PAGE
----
[But even more interestingly, in Burt’s most recent research9 he points to evidence that social capital not only provides better and more diverse information sources, but it also inculcates better decision-making abilities, as domain brokers get more adept at synthesising a broader range of information streams. So in a real sense, it’s not simply ‘who’ and ‘what’ you know, but ‘how’ you know.]
Behavioural economics and modern understanding motivation and co-operation and competition
As well as utilising mass collaboration, one of the objectives of KT2.0, is to find ways of making the process financially affordable. Managing the flow of cash and the cost of remuneration is critical. But, critical too is understanding the notion of the rational economic agent – that acts on economic motives alone – is a myth. If you don’t buy this watch this presentation.
This is perhaps one of the most counter-intuitive propositions in the approach, because it has – to date – formed the basis of much of the economic theory on this. But the evidence increasingly explodes a series of myths that hold back innovation:
Fallacy one – competition is the primary or only driver of innovation
This at best is partial, at worst just as wrong. In fact most significant innovations have resulted from networked innovative activity, which is often not commercially driven – but which has major commercial import in the long term. Steven Johnson provides a good outline of this is his book ‘Where Good Ideas Come From’, on which this TED talk is based.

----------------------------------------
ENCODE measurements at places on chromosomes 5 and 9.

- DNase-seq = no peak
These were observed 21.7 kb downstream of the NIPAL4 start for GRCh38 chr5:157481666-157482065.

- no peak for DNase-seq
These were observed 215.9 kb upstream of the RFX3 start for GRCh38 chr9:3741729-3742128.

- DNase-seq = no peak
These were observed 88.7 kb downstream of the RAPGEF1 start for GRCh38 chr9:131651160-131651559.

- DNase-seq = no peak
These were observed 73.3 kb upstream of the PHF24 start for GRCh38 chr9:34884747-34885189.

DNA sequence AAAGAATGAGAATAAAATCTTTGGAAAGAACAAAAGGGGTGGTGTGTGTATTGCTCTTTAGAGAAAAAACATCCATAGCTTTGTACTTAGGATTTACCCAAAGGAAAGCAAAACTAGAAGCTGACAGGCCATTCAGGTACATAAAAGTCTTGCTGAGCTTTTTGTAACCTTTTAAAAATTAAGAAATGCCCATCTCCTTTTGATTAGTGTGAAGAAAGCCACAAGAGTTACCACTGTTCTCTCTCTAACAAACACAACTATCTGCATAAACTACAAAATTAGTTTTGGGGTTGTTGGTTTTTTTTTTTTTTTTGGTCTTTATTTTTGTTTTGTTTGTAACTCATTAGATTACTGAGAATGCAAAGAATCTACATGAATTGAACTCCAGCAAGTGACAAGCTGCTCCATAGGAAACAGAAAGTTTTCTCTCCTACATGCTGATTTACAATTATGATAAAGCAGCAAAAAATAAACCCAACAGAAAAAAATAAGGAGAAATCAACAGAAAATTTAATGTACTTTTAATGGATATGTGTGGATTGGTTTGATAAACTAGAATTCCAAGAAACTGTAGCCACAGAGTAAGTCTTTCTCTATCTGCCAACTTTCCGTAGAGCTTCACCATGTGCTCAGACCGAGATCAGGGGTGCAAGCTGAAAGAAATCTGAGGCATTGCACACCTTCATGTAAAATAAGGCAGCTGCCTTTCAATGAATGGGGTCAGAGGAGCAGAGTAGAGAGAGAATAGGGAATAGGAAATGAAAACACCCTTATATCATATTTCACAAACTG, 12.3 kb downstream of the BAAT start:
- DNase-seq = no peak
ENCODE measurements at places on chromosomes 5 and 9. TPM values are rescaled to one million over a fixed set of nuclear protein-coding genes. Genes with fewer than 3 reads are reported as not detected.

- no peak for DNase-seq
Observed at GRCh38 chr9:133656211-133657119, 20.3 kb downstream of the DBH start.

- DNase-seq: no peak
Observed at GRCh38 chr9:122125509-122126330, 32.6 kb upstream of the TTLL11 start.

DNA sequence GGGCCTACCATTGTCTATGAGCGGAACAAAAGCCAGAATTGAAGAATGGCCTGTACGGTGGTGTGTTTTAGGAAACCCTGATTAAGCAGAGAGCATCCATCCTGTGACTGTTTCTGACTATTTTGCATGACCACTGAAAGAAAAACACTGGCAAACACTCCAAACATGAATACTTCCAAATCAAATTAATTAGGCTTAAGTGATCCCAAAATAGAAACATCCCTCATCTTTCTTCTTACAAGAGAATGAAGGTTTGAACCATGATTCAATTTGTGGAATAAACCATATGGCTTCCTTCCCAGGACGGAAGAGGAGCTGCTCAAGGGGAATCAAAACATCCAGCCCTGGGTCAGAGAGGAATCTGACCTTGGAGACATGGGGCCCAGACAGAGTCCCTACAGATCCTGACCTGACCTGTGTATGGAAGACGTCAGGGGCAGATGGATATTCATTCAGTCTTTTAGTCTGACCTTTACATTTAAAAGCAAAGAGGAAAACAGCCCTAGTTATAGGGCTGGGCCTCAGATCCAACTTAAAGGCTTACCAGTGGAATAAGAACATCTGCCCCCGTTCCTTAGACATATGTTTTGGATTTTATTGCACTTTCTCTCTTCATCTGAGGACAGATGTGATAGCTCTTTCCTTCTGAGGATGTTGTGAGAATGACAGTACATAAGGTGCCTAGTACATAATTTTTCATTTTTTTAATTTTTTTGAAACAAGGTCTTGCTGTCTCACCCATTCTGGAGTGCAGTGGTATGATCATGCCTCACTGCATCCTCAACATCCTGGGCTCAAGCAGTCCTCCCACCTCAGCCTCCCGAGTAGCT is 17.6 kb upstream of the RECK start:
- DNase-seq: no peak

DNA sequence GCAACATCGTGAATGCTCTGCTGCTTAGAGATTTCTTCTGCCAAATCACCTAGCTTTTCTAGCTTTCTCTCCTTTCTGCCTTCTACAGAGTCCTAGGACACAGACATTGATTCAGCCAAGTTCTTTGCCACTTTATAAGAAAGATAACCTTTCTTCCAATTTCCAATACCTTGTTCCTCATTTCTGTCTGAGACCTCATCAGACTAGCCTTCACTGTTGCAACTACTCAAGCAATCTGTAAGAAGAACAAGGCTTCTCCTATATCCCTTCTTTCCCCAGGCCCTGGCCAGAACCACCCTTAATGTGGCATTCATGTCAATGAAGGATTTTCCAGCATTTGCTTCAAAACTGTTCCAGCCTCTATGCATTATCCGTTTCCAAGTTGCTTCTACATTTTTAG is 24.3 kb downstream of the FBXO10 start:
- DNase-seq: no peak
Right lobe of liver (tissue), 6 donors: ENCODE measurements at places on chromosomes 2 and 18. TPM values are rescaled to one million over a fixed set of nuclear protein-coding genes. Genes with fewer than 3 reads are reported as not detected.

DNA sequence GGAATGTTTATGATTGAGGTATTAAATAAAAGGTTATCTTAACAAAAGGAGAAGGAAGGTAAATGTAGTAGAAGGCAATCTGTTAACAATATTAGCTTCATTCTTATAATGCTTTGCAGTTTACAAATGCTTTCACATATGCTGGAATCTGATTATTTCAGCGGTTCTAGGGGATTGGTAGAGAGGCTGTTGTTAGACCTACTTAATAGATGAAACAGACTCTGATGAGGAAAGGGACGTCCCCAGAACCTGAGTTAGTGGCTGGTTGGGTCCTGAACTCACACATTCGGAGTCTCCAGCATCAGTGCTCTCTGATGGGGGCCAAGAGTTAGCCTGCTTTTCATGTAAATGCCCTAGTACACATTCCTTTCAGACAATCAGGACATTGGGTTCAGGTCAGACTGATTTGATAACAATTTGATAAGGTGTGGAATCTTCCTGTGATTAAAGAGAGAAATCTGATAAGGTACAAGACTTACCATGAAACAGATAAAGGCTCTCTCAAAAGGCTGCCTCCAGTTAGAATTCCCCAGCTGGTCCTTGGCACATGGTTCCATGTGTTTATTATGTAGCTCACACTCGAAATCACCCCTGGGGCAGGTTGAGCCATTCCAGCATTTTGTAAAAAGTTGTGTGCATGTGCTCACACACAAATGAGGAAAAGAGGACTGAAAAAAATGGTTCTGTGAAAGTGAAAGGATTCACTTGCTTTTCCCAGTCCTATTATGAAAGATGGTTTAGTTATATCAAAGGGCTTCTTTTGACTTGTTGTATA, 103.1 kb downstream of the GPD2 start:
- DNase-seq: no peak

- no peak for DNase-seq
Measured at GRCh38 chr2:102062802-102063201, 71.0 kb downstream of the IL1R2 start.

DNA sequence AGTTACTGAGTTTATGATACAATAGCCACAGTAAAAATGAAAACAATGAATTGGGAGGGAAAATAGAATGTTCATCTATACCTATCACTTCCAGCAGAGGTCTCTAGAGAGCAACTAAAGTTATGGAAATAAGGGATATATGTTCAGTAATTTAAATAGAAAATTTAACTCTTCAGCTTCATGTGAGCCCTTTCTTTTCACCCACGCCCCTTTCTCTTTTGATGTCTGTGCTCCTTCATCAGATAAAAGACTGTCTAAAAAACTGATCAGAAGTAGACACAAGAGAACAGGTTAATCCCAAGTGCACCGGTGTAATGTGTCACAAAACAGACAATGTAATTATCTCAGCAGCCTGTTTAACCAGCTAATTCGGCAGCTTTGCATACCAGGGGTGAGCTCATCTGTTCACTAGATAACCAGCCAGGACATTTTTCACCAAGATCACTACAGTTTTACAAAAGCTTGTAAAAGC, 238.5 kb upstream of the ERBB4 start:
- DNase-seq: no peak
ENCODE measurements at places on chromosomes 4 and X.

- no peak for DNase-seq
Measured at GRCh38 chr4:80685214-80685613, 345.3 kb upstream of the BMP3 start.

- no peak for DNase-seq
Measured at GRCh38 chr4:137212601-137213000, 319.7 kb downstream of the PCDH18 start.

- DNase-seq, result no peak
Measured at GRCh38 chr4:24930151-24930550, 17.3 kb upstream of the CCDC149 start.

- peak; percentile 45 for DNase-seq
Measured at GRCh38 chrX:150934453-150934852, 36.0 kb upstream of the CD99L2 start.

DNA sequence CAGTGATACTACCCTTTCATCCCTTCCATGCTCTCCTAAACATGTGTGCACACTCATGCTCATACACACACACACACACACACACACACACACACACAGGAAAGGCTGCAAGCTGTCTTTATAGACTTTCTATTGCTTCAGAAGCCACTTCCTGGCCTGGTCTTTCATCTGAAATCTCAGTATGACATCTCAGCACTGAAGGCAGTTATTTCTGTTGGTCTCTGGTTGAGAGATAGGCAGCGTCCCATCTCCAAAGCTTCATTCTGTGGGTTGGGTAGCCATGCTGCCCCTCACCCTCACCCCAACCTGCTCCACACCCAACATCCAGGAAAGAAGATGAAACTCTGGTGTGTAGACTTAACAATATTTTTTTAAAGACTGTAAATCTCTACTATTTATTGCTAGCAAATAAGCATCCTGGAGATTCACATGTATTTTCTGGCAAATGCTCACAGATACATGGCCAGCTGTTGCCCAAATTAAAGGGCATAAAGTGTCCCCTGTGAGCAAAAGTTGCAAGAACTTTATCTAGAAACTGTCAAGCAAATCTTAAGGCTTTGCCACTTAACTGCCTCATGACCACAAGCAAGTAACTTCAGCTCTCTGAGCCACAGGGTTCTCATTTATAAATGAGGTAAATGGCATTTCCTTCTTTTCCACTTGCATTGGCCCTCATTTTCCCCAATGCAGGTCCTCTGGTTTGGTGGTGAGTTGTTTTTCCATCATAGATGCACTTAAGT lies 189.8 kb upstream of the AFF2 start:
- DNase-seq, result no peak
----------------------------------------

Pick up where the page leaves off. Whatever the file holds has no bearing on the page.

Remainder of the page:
Fallacy two – people are only motivated by economic self interest
People are motivated by a range of needs – self-actualisation (remember Maslow), the need to feel competent (Shirky), the need to feel connected (Shirky), and the desire for autonomy and master purpose (Pink), among others. There has been an explosion of literature and research on this (see the works of Kahneman, Airely, and Pink etc).
All of these drivers have a significant bearing on the ability to find the right external agents to help you progress your projects. More prosaically, even cash-based motivation alone can be deferred or made contingent, via profit share. Royalty or equity sharing is an effective way to provide future motivation and retention – and generally is not permissible for internal staff.
So the lesson from this for KT2.0 is to pay external agents enough to take the issue of money off the table – but not enough to make the activity worthwhile on its own without some further upside. And that further upside can be anything from equity to autonomy. Nobody wants a coin-operated consultant that has no interest in the project itself or its success. It has to be much better for all to have an intrinsically interested and self-directed agent that is determined to succeed – and stands to benefit from it handsomely if they do!